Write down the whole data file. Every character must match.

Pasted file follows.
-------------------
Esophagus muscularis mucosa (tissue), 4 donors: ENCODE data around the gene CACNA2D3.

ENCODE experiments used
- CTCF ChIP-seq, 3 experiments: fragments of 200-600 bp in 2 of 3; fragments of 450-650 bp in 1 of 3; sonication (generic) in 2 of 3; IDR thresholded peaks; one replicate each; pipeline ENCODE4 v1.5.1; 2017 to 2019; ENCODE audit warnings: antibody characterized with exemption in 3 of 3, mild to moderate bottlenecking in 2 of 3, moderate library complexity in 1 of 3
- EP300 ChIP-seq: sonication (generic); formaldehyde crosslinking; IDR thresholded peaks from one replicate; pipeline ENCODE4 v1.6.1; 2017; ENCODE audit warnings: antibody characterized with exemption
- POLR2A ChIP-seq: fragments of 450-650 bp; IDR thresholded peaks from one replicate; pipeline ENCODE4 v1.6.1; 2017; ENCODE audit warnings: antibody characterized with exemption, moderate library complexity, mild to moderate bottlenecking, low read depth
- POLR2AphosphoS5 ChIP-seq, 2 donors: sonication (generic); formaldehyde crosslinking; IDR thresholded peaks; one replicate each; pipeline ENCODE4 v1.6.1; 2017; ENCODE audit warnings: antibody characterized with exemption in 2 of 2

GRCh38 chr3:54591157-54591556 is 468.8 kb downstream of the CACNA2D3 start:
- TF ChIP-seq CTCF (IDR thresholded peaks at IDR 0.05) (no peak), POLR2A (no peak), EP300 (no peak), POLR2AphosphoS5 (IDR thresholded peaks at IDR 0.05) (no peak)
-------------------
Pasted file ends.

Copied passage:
Esophagus muscularis mucosa (tissue), 4 donors: ENCODE data around the gene CACNA2D3.

ENCODE experiments used
- CTCF ChIP-seq, 3 experiments: fragments of 200-600 bp in 2 of 3; fragments of 450-650 bp in 1 of 3; sonication (generic) in 2 of 3; IDR thresholded peaks; one replicate each; pipeline ENCODE4 v1.5.1; 2017 to 2019; ENCODE audit warnings: antibody characterized with exemption in 3 of 3, mild to moderate bottlenecking in 2 of 3, moderate library complexity in 1 of 3
- EP300 ChIP-seq: sonication (generic); formaldehyde crosslinking; IDR thresholded peaks from one replicate; pipeline ENCODE4 v1.6.1; 2017; ENCODE audit warnings: antibody characterized with exemption
- POLR2A ChIP-seq: fragments of 450-650 bp; IDR thresholded peaks from one replicate; pipeline ENCODE4 v1.6.1; 2017; ENCODE audit warnings: antibody characterized with exemption, moderate library complexity, mild to moderate bottlenecking, low read depth
- POLR2AphosphoS5 ChIP-seq, 2 donors: sonication (generic); formaldehyde crosslinking; IDR thresholded peaks; one replicate each; pipeline ENCODE4 v1.6.1; 2017; ENCODE audit warnings: antibody characterized with exemption in 2 of 2

GRCh38 chr3:54591157-54591556 is 468.8 kb downstream of the CACNA2D3 start:
- TF ChIP-seq CTCF (IDR thresholded peaks at IDR 0.05) (no peak), POLR2A (no peak), EP300 (no peak), POLR2AphosphoS5 (IDR thresholded peaks at IDR 0.05) (no peak)